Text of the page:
Because my dad’s health was becoming worse, my parents now lived in an apartment connected to our house. They would take afternoon walks along the back patio that my painting corner overlooked.  Dad began to look in the window to see I was painting.  I began to close the curtains.   I felt sad that I had shut him out. But I couldn’t let him shove me back into the straightjacket of “right and wrong.”   I was learning to paint from my imagination.  I was so insecure about it, but It was so freeing because there was no way for the critic to say, “Your version is not correct right here.” How could he?  There was no reference photo!   I was being brave.  I was not trying to paint an accurate reproduction of something.  I was painting my heart out loud and in color.  


One day I felt so guilty about shutting him out.  “Enough,” I thought.“  Just let him see what you’re doing.  Don’t exclude him.  You and he were so close in your younger years.”  I wanted to be braver.  I wanted my dad back.  I wanted to be the bigger person and let him have another chance as he was now in his late 80’s. I knew I wouldn’t have this chance much longer.  So I displayed the dress in our dining room and waited.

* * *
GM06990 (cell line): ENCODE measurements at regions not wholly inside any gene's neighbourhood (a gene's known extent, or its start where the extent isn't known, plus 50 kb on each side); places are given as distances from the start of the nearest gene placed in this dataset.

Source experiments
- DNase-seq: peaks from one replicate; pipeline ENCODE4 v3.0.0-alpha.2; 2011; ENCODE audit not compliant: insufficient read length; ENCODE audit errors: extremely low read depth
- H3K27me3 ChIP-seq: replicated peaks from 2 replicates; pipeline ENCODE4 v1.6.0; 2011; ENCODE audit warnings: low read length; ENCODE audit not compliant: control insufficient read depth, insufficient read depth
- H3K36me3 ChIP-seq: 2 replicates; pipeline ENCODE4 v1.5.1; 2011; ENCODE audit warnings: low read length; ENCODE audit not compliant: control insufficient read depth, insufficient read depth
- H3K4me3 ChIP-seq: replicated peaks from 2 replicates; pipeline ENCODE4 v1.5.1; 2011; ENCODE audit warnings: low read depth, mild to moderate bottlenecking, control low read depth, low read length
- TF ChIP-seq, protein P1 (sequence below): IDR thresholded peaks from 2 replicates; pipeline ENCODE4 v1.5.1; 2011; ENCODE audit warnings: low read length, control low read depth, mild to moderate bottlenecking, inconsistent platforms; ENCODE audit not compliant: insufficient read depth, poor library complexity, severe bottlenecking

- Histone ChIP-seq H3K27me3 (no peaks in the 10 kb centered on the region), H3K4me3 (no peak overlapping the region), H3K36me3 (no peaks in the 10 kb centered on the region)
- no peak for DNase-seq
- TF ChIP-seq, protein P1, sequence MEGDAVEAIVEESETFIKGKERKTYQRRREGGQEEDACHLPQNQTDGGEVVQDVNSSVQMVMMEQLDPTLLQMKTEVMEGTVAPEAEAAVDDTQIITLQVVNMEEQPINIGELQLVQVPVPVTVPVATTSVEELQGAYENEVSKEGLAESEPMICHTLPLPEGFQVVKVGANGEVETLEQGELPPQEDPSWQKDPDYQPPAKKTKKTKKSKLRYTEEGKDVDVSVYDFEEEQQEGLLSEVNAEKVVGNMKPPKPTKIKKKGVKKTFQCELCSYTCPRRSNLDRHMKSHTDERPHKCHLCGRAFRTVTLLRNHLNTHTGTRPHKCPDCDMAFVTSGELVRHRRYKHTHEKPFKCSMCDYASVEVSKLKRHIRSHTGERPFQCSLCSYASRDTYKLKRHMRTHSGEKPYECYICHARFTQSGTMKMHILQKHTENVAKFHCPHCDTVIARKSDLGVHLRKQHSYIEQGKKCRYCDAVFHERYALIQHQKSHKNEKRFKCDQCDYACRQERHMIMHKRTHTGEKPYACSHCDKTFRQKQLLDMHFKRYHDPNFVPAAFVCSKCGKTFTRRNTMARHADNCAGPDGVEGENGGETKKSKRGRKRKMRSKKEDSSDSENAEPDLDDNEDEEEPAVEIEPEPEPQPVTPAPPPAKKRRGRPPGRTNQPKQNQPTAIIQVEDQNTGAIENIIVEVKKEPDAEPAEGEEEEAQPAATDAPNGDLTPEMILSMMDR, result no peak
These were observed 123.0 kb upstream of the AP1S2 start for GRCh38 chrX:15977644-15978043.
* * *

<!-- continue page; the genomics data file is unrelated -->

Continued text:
One day, Dad came through and looked at the painting.  I held my breath.  I waited. I hoped for a reconnection to that father/daughter we had been in our Appalachian days. 


Sadly, it was too late.  He had begun the final fight with his body.  And while his mind was still sharp, I think he could feel the battle and fought to keep his upper ground by sheer control of everything he still had a choice about.


So to see a dress with no definition of a face was not controlled enough for him, I guess.  Too much left uncontrolled.  Too much left undefined, incomplete.


He asked, “When are you going to put a face on it?”  To my shame, I snapped inside.  He had missed it.  He had missed me.


Had he asked why I chose not to put a face on it, I might have been fine.  But all I heard was, “It’s wrong.”  That accuracy was more important than art.  But I knew it was right.  Still, in this tender moment,  I was not in a safe enough place emotionally to resist defending myself.


Then in a desperate wish for his acceptance of this new place I had found in art, I tried to let him in. “I’m not putting a face on her,” I replied.  “That’s the whole point of it. It’s a portrait of a dress – a story – not a person. Any girl who looks at the dress should be able to imagine herself wearing it. She doesn’t have to look like anyone else.”